Books editor’s blog: Hatchet down, thinking cap on. Now let’s review

Matthew Reisz on the guiding principles that help to make a good book review

March 28, 2019
Illustration of man reading
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What makes a good book review? Since I am always keen for more academics to put themselves forward as writers for my pages, I thought I’d try to set out some of things that I keep in mind.

The most stimulating reviews obviously tend to come from people who are knowledgeable about a text’s topic, though not necessarily real specialists in the minutiae, and also broadly sympathetic with the author’s aims. If someone wants to write an opinion piece saying that opera is ridiculous or that psychoanalysis (or natural theology or Marxist economics) is complete rubbish, that is fine by me. But that is hardly a fair or interesting response to a specific book on opera or psychoanalysis because it offers merely a generalised polemic instead of an engagement with a particular argument.

Hatchet jobs may well be entertaining to readers, but they often feel laboured, one-sided or gratuitously cruel – and discredit the reviewer more than the book. So my general rule is to avoid giving a book out to review to someone who I know in advance will reject it out of hand. (Sometimes, of course, he or she will conclude that a book is a real stinker once they start reading it.)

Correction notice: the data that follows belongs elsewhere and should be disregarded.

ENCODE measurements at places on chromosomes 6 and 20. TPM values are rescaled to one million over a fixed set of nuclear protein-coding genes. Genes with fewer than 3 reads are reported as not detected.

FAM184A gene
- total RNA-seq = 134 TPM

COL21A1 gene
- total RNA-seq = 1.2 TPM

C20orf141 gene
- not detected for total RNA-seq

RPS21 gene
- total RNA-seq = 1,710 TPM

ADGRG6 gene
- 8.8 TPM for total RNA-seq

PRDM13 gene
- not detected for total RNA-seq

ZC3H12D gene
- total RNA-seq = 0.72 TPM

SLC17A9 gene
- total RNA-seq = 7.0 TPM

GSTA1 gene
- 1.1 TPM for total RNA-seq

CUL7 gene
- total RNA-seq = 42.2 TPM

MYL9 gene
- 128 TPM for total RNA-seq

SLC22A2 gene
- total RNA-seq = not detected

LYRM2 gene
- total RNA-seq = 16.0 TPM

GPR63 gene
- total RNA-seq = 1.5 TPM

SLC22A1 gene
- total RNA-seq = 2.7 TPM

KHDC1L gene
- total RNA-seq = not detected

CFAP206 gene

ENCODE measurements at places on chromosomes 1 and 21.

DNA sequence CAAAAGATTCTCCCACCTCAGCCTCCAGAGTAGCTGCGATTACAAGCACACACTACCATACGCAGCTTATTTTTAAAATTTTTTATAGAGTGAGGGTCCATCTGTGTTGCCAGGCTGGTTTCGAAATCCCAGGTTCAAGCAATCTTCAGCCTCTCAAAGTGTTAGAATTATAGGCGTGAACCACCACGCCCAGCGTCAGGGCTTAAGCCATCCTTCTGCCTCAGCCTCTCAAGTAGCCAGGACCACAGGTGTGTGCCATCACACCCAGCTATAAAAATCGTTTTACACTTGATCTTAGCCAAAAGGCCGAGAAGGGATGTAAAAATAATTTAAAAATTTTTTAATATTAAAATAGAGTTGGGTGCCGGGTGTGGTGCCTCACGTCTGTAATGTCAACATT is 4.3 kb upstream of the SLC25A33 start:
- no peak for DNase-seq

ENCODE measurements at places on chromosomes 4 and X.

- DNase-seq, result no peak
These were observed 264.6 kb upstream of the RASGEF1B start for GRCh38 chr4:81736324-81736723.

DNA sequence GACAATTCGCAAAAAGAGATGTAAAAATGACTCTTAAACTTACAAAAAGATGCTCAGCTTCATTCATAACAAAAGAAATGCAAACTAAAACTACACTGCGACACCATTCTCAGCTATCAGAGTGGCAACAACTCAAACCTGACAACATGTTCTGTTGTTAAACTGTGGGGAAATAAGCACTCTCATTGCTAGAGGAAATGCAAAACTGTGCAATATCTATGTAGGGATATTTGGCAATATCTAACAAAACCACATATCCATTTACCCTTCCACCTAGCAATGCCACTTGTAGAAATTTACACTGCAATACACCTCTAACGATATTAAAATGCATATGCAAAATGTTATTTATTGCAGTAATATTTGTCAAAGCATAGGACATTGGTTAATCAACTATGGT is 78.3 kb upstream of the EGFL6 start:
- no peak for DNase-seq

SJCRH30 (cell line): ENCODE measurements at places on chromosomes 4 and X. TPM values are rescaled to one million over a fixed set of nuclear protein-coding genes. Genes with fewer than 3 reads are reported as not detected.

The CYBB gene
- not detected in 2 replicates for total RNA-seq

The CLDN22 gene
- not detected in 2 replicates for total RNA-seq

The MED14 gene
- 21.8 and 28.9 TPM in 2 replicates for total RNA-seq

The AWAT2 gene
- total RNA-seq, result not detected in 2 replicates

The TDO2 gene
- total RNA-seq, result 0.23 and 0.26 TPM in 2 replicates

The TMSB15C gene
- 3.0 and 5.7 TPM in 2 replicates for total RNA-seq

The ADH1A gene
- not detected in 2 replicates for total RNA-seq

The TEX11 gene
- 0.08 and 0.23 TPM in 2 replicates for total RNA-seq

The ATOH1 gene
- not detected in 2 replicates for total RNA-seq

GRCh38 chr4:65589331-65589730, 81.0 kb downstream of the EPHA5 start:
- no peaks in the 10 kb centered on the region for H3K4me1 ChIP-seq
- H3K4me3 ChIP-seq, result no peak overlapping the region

But what about the opposite problem? I can easily call to mind books that deal with important subjects in ways that I agree with yet are, in essence, pointless, in the sense that they are saying something that has been said a thousand times before. The question is how one should review such books. Should one praise them because one approves of the author’s intentions (and perhaps because they give one a warm feeling inside) or take the stern line that there’s really not much to be said for a book that is true but in no way new?

I can and do make efforts to ensure that people aren’t reviewing books by friends (or by other people they would feel inhibited about criticising). I can’t do much about the kind of academic tribalism that leads reviewers to be over-generous about mediocre books that they think are “on the right side”. Nonetheless, I am not very keen on it.

This is a particular issue in these very polarised times. Many of the books that arrive on my desk seem to be largely cries of despair about right-wing populism, Trump, Brexit, fake news, social media, climate change and so on. I certainly applaud the writers’ motives and desire to do something. But, as a potential purchaser, I am much less interested in whether a book takes “the right line” about Trump or Brexit than in whether it tells me something new and important that I need to know. It is surely the role of the reviewer to point us towards the really valuable books and steer us away from the merely worthy.

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